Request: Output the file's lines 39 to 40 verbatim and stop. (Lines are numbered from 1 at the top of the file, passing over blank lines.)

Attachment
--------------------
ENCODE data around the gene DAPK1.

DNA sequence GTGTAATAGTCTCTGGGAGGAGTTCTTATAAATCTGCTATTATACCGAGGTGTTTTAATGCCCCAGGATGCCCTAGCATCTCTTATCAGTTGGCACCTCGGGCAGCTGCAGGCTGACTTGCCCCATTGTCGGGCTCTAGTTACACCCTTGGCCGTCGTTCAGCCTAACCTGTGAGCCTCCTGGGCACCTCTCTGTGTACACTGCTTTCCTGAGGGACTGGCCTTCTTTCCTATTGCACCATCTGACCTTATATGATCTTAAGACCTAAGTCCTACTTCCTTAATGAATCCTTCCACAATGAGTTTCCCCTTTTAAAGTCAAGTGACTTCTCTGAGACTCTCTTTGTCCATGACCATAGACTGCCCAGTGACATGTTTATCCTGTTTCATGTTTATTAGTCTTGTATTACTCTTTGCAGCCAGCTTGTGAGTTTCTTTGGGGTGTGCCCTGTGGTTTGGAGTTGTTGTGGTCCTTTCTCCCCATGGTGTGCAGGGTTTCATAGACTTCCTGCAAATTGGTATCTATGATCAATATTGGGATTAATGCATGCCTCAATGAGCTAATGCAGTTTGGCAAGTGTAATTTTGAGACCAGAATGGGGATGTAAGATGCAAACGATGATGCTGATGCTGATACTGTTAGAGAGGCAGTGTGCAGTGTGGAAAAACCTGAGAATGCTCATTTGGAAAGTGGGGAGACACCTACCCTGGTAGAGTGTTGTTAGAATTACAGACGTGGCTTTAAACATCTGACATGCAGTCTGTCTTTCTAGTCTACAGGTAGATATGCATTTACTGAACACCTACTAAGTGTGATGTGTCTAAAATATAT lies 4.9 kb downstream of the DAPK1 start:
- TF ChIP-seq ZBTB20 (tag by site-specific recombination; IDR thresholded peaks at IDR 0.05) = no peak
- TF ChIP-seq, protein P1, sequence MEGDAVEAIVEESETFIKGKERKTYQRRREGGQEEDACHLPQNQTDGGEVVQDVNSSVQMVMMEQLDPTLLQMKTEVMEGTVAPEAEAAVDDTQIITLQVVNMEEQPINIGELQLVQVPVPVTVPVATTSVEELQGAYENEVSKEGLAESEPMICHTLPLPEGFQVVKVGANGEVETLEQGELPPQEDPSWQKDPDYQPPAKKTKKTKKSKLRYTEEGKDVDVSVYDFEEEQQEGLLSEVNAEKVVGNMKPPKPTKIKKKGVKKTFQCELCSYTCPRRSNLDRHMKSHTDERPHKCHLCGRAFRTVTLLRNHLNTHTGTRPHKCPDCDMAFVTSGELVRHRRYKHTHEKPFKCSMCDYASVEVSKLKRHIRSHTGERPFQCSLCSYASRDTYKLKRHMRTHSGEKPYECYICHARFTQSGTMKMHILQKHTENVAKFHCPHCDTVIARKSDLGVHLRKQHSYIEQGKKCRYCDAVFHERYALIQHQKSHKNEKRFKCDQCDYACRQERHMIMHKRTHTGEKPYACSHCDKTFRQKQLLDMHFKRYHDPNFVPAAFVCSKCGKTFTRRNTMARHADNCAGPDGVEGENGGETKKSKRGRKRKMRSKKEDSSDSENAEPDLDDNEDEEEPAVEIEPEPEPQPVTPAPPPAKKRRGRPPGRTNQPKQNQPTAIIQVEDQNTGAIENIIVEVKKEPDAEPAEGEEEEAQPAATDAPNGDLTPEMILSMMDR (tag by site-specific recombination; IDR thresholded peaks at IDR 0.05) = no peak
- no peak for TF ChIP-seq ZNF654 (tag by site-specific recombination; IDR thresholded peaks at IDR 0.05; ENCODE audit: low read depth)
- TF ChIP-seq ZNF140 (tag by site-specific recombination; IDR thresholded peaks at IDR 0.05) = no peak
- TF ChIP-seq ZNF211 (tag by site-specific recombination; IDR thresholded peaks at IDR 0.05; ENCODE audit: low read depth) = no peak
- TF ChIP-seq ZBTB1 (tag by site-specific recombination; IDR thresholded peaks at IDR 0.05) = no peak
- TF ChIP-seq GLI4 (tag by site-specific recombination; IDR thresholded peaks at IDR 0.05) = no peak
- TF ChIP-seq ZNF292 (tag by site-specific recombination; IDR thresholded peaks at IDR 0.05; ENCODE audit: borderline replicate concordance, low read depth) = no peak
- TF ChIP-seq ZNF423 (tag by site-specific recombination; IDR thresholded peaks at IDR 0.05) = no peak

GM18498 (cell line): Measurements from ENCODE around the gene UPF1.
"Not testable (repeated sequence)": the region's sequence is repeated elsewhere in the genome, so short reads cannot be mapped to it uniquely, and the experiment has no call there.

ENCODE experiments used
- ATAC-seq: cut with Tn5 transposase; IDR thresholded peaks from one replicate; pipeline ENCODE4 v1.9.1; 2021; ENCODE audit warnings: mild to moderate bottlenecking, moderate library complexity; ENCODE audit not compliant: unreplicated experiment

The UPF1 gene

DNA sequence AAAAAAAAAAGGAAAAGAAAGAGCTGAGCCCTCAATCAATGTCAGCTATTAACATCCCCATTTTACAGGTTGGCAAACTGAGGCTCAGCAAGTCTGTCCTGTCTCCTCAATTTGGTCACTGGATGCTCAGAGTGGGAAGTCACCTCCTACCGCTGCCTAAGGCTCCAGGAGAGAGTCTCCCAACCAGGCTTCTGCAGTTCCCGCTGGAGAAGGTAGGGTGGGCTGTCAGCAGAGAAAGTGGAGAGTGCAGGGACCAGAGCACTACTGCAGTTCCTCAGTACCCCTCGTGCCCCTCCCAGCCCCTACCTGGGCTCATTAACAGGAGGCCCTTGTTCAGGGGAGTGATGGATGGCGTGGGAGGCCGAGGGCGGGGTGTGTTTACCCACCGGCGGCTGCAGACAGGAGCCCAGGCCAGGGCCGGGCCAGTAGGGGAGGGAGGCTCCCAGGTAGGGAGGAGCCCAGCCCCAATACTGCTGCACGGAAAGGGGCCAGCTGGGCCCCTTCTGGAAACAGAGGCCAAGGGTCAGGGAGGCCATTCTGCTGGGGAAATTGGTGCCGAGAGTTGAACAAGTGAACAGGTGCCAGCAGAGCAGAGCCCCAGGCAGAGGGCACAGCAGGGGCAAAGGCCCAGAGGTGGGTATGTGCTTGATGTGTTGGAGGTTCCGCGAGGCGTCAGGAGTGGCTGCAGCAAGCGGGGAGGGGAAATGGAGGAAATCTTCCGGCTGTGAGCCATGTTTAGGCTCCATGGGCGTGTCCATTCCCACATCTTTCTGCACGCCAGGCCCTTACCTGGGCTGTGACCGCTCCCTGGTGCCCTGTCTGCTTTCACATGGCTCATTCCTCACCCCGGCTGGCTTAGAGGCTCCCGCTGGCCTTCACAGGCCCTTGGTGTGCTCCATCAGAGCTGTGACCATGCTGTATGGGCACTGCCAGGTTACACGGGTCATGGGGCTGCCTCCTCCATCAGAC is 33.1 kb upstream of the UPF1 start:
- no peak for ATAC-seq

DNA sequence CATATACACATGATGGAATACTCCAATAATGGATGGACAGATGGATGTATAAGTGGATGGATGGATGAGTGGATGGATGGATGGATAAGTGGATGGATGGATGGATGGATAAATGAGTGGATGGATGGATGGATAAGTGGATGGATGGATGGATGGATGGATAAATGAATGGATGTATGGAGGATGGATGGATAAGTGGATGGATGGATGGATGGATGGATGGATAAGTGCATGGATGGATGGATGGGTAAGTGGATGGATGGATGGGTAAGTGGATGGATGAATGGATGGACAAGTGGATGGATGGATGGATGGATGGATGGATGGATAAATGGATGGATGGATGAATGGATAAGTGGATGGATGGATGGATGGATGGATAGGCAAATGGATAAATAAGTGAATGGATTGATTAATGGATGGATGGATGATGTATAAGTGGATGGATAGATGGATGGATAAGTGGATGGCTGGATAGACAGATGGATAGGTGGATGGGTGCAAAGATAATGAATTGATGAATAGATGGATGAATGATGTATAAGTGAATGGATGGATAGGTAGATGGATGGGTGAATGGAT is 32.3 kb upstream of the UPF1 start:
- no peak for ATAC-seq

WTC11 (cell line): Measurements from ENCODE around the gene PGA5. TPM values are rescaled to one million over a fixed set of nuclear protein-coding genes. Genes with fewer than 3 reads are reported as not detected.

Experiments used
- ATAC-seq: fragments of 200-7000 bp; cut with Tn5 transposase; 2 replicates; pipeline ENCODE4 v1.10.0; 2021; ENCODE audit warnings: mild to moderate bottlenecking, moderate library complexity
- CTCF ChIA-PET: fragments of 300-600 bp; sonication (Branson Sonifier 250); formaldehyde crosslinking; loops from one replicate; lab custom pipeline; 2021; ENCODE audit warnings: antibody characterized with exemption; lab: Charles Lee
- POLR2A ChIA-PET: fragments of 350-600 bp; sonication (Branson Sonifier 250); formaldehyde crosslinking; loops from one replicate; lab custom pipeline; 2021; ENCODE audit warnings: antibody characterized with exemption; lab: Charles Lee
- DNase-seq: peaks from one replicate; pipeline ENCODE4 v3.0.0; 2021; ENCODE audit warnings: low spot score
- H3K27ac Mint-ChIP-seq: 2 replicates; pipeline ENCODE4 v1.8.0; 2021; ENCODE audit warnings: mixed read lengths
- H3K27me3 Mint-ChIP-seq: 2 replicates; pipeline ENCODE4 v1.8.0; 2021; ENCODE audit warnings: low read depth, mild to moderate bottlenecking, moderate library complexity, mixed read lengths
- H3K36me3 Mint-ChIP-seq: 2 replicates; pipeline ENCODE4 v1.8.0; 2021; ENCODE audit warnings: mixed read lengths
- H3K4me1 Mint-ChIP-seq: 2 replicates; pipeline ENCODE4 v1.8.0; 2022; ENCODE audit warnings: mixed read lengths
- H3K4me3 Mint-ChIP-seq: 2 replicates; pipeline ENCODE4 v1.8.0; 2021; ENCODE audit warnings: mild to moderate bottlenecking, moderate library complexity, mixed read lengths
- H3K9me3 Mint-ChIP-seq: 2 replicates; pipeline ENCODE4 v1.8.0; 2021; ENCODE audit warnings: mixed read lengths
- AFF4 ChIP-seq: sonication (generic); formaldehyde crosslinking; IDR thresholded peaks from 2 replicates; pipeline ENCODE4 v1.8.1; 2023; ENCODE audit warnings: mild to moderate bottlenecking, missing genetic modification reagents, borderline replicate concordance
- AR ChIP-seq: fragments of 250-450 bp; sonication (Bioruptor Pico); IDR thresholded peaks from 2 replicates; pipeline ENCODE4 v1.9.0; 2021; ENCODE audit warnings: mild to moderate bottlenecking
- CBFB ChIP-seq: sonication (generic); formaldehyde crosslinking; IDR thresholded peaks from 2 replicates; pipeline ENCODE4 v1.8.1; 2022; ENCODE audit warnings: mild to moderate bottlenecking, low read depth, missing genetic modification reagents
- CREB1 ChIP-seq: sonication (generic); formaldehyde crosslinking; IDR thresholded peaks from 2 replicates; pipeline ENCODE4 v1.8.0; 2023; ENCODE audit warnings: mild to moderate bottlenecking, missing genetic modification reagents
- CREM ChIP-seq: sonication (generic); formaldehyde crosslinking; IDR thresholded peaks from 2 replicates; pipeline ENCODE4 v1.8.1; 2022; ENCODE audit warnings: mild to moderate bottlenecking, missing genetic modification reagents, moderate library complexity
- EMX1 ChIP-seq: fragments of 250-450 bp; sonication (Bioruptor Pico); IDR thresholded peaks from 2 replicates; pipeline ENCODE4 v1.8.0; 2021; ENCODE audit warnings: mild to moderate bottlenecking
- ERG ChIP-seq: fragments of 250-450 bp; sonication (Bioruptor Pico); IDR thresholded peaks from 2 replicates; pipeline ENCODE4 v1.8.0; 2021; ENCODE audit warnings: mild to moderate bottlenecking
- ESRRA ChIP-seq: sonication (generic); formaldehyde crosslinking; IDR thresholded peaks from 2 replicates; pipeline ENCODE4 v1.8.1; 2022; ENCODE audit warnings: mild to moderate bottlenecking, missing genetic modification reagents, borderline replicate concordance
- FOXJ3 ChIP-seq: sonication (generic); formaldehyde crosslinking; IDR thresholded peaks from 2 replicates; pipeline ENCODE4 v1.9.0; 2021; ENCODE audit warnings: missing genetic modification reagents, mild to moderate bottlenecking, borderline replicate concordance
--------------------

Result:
- ERG ChIP-seq: fragments of 250-450 bp; sonication (Bioruptor Pico); IDR thresholded peaks from 2 replicates; pipeline ENCODE4 v1.8.0; 2021; ENCODE audit warnings: mild to moderate bottlenecking
- ESRRA ChIP-seq: sonication (generic); formaldehyde crosslinking; IDR thresholded peaks from 2 replicates; pipeline ENCODE4 v1.8.1; 2022; ENCODE audit warnings: mild to moderate bottlenecking, missing genetic modification reagents, borderline replicate concordance